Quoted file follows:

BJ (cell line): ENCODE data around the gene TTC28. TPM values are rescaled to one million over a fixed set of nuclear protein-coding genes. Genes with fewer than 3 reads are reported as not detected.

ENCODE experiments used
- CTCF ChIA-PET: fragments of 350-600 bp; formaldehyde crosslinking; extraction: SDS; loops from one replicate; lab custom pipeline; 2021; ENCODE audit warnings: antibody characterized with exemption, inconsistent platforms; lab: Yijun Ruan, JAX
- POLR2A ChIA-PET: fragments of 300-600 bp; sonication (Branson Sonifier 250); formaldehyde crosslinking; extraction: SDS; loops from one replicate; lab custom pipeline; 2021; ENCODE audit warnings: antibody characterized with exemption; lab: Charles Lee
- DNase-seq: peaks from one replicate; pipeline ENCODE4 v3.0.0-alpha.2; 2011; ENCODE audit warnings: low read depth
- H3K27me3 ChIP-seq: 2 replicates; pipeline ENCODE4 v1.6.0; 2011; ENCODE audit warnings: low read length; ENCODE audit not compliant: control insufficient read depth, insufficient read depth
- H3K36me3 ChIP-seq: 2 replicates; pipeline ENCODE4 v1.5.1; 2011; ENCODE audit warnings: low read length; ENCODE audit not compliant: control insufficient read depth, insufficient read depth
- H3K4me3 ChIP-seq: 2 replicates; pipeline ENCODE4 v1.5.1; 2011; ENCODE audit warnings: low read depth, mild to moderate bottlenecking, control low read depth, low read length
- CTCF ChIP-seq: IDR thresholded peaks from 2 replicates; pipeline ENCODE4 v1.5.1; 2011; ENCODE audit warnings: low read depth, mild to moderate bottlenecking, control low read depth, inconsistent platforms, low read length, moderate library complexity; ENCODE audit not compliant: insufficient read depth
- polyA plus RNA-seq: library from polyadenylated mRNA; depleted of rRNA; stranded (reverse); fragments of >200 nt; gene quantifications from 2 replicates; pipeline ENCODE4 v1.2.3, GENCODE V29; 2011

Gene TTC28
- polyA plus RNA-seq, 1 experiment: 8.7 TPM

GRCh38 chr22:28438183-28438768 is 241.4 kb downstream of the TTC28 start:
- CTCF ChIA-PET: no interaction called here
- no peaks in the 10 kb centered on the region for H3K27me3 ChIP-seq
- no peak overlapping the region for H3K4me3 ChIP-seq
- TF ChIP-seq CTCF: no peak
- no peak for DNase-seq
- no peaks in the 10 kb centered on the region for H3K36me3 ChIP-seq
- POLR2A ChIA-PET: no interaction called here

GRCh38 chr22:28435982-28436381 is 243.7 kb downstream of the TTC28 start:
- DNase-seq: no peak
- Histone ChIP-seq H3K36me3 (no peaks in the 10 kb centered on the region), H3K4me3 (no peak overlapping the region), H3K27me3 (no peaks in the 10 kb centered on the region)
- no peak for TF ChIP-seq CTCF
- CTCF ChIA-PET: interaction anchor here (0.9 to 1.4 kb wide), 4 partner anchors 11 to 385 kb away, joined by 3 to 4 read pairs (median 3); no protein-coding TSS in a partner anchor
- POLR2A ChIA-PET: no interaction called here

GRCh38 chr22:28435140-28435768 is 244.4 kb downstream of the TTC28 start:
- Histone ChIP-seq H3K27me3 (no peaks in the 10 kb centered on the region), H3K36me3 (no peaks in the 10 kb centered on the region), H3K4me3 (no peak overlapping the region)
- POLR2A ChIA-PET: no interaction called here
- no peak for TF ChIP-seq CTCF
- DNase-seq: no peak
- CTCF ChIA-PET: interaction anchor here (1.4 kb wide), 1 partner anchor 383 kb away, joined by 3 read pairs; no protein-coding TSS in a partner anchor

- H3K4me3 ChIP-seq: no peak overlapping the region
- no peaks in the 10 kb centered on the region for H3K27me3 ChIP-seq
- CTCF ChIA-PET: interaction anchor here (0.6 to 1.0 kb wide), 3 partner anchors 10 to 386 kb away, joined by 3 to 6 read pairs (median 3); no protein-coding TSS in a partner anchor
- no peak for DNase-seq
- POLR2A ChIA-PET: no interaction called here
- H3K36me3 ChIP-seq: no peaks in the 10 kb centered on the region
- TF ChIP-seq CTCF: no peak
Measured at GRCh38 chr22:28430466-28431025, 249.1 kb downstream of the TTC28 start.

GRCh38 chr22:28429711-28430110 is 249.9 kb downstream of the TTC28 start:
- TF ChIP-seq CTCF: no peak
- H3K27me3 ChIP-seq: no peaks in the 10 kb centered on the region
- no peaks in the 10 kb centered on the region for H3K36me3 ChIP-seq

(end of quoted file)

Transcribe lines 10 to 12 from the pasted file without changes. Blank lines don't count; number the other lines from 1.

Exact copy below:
- polyA plus RNA-seq: library from polyadenylated mRNA; depleted of rRNA; stranded (reverse); fragments of >200 nt; gene quantifications from 2 replicates; pipeline ENCODE4 v1.2.3, GENCODE V29; 2011

Gene TTC28
- polyA plus RNA-seq, 1 experiment: 8.7 TPM